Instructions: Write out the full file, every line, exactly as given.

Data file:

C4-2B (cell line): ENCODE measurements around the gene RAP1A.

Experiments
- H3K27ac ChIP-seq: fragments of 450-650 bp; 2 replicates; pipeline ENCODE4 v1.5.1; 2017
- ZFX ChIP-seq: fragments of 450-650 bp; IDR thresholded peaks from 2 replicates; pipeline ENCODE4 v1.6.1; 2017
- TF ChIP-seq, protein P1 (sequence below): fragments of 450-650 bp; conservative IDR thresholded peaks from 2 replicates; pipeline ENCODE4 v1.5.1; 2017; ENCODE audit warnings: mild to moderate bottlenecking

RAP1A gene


C4-2B (cell line): ENCODE measurements around the gene RAP1A.

Experiments
- H3K27ac ChIP-seq: fragments of 450-650 bp; 2 replicates; pipeline ENCODE4 v1.5.1; 2017
- ZFX ChIP-seq: fragments of 450-650 bp; IDR thresholded peaks from 2 replicates; pipeline ENCODE4 v1.6.1; 2017
- TF ChIP-seq, protein P1 (sequence below): fragments of 450-650 bp; conservative IDR thresholded peaks from 2 replicates; pipeline ENCODE4 v1.5.1; 2017; ENCODE audit warnings: mild to moderate bottlenecking

RAP1A gene